Writing the Pope

Monsignor Explains What’s Done With Francis’ Mail

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A phone rings, and at the end of the line a voice says: “Hello, I’m Pope Francis, I’m calling because I’ve read your letter.” Since the beginning of this pontificate, the media worldwide has reported these stories of the Pope who calls persons to console them, to encourage them in difficulties, and to assure them of his prayers.

In fact, thousands of letters, parcels, drawings and various objects arrive every week at the Vatican for one recipient: His Holiness Pope Francis. Letters arrive from all over the world. They are managed by the Pope’s Office of Correspondence, located in the Apostolic Palace.

Monsignor Giuliano Gallorini heads this office and he gave an interview to the weekly “Vatican Magazine” — produced by the Vatican Television Center — a part of which Vatican Radio published this week.

Some 30 bags a week – between envelops and parcels of all shapes and sizes – all sent to the corridor located in the Third Loggia of the Apostolic Palace, where the rooms are of the Pope’s Office of Correspondence.

In the interview, Monsignor Gallorini said that “the petitions are above all for consolation and prayer. Very many are concerned with – it might be also because of the time we are living – difficulties, especially sicknesses. They ask for prayers for children, and describe situations of economic difficulty. We try to have the Pope’s closeness felt, who receives their sufferings, their disconsolation, who is close to them in prayer. Afterwards, in so far as possible, we help to direct the requests to specific offices, for instance the requests for financial help are sent to diocesan Caritas, so that they can be verified and be dealt with immediately.”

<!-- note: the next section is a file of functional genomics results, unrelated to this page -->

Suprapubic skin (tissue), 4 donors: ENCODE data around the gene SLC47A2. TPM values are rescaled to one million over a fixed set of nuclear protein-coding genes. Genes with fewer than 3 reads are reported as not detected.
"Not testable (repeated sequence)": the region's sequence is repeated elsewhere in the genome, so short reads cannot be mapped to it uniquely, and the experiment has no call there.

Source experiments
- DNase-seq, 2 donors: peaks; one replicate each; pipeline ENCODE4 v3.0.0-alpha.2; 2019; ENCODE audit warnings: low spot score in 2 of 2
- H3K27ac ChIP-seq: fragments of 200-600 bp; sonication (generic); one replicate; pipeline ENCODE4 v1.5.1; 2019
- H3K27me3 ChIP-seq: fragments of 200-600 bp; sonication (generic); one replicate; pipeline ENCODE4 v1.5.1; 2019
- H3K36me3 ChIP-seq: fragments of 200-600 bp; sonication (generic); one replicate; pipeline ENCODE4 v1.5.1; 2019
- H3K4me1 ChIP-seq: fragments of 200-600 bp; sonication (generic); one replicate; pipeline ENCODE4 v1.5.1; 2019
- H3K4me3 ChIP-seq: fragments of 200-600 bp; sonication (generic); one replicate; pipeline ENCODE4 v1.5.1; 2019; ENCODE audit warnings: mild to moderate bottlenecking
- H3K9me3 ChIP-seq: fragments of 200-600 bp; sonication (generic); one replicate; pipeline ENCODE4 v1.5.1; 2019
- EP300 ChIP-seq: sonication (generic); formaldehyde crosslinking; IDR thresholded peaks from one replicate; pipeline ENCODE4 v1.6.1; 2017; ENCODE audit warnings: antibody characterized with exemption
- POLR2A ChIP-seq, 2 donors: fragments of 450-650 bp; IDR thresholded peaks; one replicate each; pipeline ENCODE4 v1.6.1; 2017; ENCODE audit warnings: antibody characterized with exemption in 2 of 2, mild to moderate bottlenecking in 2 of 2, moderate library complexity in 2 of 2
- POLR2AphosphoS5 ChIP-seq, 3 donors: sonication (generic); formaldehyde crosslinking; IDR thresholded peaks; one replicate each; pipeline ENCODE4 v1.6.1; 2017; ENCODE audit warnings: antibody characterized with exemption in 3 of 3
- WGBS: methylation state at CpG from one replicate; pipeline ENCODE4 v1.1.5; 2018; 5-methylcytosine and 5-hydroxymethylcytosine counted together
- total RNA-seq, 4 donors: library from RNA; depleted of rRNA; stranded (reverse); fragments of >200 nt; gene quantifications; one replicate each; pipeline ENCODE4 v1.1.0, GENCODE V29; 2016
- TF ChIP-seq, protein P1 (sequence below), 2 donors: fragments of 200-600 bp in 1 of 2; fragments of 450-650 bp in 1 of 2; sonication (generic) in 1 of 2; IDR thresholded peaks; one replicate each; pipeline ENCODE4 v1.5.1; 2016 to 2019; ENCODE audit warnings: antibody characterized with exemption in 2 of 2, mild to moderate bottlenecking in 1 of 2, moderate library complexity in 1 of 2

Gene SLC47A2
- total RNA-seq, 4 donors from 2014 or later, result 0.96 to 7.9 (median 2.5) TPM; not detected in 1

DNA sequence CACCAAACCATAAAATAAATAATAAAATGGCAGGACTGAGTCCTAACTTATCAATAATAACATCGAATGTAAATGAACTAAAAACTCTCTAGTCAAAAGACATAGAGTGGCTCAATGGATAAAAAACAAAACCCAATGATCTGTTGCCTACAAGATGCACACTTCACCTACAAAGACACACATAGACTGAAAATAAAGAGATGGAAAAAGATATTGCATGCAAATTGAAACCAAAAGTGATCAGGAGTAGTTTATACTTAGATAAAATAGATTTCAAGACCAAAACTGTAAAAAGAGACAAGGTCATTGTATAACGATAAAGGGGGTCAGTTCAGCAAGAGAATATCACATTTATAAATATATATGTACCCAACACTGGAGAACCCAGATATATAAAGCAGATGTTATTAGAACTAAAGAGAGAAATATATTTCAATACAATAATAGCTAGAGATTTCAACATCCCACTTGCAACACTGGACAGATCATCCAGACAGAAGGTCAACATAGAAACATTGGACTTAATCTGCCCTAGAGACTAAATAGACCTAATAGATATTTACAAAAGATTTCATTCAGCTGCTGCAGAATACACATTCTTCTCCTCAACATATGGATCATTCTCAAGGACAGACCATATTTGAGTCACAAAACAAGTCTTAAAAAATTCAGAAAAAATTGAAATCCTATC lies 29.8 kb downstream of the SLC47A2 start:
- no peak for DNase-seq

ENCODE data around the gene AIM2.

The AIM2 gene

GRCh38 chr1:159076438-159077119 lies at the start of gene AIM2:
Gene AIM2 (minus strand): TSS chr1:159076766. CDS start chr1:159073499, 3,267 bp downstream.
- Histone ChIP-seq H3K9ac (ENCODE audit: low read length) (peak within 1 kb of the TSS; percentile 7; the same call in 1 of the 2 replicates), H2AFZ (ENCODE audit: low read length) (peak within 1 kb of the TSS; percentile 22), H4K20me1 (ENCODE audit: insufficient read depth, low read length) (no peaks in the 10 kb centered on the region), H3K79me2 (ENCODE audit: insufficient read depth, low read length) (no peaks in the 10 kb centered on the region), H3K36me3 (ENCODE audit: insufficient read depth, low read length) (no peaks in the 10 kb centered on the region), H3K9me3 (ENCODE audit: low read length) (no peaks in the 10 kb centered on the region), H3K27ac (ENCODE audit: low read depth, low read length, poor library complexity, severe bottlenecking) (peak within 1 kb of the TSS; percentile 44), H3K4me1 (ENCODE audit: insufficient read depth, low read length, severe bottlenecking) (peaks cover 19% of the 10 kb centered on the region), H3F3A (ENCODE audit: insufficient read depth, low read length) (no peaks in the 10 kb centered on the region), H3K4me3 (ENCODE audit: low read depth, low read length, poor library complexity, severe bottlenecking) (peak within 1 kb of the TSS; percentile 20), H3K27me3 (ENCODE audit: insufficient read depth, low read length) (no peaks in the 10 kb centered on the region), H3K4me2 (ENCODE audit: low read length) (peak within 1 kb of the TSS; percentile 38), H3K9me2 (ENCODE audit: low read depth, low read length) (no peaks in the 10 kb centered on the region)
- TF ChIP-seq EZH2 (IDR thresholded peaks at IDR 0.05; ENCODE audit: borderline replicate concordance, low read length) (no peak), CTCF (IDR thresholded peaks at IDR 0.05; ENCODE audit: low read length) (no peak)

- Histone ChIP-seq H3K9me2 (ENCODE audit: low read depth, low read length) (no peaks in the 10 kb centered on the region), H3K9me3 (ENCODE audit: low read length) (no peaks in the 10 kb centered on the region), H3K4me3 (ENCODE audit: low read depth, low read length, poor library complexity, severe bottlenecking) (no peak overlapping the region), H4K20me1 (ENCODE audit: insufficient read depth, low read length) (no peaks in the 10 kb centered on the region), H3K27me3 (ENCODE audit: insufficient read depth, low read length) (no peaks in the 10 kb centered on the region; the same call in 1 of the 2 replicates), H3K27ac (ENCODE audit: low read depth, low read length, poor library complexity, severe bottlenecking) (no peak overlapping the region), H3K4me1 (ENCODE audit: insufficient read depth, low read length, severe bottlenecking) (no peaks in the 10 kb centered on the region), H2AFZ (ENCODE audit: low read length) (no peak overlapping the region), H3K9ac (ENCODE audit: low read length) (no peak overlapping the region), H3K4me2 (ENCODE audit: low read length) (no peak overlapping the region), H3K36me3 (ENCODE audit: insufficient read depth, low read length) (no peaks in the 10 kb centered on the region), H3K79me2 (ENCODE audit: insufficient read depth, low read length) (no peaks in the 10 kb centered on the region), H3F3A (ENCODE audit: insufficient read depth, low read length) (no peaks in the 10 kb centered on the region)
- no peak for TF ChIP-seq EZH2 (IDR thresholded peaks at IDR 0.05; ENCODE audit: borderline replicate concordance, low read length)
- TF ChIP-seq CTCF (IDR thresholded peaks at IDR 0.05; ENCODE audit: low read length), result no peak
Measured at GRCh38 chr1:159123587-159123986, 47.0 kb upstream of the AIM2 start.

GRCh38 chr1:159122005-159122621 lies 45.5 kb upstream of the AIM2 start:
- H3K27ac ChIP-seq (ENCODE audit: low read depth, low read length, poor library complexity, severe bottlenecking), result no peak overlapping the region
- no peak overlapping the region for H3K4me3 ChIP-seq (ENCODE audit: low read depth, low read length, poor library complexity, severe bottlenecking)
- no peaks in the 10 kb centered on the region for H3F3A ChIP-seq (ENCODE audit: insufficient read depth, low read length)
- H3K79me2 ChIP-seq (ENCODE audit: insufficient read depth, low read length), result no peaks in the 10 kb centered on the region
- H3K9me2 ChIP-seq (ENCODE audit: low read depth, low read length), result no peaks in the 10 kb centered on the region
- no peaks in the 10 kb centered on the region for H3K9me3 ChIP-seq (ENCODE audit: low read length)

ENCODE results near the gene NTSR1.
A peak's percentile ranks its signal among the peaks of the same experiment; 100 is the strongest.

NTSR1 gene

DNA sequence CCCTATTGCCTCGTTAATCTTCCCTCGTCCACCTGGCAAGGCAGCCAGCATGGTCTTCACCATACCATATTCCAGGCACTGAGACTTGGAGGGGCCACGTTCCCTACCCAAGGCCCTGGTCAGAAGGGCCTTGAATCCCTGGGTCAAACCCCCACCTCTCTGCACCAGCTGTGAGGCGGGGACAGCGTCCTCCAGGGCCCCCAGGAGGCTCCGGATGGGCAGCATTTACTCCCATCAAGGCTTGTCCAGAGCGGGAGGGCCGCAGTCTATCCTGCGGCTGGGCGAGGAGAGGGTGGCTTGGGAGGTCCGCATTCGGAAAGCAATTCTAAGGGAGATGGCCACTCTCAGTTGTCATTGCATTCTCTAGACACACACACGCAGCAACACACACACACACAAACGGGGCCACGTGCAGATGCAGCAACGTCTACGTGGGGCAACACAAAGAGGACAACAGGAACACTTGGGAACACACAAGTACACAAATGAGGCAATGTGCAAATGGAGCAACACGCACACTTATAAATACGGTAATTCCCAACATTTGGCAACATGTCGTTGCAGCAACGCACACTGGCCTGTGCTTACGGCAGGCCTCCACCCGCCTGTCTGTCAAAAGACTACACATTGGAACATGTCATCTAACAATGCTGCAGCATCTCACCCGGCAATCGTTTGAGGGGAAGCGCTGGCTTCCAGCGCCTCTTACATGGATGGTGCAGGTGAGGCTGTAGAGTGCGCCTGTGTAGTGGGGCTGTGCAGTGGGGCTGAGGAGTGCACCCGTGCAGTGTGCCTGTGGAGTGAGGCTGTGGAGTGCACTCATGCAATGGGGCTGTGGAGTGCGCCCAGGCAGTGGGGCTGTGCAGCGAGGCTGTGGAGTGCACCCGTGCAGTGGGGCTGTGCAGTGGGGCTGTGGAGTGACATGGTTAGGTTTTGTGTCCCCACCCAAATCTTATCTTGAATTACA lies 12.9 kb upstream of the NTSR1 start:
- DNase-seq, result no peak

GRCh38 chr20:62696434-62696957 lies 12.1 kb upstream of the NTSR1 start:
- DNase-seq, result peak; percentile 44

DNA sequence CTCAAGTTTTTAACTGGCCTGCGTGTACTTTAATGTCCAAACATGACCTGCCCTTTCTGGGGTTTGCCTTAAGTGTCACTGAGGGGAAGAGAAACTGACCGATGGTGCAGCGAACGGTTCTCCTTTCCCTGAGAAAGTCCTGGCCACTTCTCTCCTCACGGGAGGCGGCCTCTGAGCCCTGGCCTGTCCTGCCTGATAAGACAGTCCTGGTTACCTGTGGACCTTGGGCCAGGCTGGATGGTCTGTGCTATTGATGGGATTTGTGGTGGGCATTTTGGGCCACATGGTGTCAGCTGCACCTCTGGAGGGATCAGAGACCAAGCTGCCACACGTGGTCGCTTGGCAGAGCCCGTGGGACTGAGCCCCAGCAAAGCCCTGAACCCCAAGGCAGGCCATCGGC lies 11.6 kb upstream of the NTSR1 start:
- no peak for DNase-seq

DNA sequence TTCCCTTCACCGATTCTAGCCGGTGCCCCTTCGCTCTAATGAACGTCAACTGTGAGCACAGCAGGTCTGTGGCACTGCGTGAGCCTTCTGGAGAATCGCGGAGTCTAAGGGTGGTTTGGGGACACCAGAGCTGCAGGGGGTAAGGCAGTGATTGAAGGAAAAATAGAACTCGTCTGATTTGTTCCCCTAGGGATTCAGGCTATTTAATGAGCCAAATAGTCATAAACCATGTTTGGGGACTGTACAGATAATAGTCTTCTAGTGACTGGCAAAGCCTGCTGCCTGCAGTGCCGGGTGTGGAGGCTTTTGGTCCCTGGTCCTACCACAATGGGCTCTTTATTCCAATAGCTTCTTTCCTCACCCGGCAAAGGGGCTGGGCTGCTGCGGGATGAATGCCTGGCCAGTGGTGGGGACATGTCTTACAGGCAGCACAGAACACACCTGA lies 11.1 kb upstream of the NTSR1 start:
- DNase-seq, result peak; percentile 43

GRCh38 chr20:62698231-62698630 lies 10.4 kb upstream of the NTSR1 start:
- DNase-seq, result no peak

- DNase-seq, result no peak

A small working group – Monsignor Gallorini, Sister Anna and two other women – are in charge of managing the enormous correspondence addressed to the Holy Father. The first part of the work is the selection by language. Then the letters are opened and read. Pope Francis alone could not read them all. That is why the work of this office is to differentiate the letters that just wish to greet the Pope from those that seek his consolation and spiritual support.

“There are more delicate cases, such as cases of conscience. In these cases, a note is made and they are sent to the secretaries so that the Pope can handle them directly. He certainly reads them, initials them and tells us how we must answer,” explained Monsignor Gallorini.

The work must also be done attuned to the Pope’s particular style. “To read these letters more with the heart than the mind; to share the suffering and to find the apt words to express what the Pope really wants to have expressed: closeness, sharing. It’s really in the style of sharing. Moreover, the Pope has always said that the shepherd must live with the flock, with the sheep. He must listen and live their experience with them,” explained Monsignor Gallorini. 

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Rocío Lancho García

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